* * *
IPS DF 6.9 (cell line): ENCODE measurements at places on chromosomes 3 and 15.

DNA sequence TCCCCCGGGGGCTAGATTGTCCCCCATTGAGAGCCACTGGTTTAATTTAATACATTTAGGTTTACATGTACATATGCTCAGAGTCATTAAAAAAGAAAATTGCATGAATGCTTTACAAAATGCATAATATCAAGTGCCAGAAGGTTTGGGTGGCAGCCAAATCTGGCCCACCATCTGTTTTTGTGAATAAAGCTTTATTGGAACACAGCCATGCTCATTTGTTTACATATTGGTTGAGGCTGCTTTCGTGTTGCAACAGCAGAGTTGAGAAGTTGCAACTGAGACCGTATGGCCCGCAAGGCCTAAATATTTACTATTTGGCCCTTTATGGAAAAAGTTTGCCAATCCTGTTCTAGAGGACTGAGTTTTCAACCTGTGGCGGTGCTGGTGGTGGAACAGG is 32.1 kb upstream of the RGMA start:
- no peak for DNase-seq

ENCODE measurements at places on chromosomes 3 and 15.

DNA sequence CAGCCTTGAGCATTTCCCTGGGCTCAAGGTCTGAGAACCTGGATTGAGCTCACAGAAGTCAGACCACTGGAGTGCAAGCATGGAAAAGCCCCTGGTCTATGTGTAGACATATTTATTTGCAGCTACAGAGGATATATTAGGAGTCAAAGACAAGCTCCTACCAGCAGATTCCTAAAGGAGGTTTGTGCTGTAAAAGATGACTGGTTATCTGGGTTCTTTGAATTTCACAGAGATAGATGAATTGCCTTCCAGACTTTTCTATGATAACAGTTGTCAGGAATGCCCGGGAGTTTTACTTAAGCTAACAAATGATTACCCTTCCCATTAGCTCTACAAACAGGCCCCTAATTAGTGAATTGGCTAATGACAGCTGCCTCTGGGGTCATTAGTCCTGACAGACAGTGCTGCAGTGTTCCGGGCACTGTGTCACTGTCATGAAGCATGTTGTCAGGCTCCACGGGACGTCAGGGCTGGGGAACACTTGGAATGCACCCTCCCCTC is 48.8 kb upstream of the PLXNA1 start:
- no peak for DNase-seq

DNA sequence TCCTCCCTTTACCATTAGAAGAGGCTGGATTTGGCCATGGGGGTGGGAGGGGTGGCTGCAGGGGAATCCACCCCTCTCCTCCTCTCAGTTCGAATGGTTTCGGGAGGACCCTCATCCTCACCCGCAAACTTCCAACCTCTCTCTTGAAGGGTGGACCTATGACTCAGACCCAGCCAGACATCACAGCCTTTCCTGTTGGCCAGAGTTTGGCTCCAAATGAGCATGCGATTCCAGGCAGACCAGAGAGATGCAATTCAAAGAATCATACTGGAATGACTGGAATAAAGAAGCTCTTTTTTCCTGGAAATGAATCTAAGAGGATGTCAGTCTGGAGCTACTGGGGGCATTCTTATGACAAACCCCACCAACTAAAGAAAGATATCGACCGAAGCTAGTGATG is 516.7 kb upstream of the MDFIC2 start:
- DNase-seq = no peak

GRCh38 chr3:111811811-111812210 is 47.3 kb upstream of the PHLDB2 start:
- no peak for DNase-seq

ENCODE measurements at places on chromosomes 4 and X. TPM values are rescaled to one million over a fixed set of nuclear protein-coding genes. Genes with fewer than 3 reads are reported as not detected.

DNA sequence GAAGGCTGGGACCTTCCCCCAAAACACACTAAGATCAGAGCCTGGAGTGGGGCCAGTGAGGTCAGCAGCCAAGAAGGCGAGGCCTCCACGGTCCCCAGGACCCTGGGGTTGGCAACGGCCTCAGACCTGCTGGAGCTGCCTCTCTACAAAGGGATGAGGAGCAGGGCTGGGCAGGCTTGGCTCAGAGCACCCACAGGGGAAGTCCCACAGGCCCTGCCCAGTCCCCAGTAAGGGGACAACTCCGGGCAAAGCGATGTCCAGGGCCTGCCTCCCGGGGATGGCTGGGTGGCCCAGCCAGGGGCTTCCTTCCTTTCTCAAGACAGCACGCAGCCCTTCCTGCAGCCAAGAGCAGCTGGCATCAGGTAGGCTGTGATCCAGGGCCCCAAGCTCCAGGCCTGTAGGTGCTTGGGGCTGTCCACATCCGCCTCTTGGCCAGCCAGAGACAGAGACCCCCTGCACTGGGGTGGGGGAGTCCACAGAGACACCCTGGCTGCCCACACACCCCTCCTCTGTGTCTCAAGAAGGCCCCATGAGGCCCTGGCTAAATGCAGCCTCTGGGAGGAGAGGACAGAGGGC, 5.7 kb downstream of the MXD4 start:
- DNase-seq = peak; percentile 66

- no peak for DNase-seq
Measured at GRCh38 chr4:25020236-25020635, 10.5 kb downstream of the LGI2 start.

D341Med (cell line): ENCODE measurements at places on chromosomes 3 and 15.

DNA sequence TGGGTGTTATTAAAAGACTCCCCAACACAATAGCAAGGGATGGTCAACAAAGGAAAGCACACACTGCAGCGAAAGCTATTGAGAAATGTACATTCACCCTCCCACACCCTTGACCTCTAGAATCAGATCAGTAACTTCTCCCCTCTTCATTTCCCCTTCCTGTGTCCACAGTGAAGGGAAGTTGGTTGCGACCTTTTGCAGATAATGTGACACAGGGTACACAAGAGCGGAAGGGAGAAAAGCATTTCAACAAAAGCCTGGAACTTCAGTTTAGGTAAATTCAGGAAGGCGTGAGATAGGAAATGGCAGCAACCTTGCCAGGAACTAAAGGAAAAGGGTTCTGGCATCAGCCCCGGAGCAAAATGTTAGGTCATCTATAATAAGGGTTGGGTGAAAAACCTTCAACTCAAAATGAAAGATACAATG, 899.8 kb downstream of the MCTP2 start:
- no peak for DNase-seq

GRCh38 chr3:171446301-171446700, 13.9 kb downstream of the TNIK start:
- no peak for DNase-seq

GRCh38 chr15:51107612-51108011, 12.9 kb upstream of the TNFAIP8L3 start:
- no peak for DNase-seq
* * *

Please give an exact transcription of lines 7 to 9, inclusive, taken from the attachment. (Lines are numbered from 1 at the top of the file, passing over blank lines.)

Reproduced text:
DNA sequence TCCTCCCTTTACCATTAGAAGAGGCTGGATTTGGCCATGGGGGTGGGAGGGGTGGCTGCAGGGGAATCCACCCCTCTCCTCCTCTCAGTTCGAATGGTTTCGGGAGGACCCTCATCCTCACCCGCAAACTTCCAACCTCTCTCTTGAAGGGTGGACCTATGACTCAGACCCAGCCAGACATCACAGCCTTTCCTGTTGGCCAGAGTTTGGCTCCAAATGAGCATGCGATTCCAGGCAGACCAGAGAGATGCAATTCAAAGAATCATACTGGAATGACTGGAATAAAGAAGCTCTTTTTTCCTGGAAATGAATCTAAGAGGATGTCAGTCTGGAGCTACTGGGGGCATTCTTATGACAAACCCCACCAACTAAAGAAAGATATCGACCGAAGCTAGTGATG is 516.7 kb upstream of the MDFIC2 start:
- DNase-seq = no peak

GRCh38 chr3:111811811-111812210 is 47.3 kb upstream of the PHLDB2 start: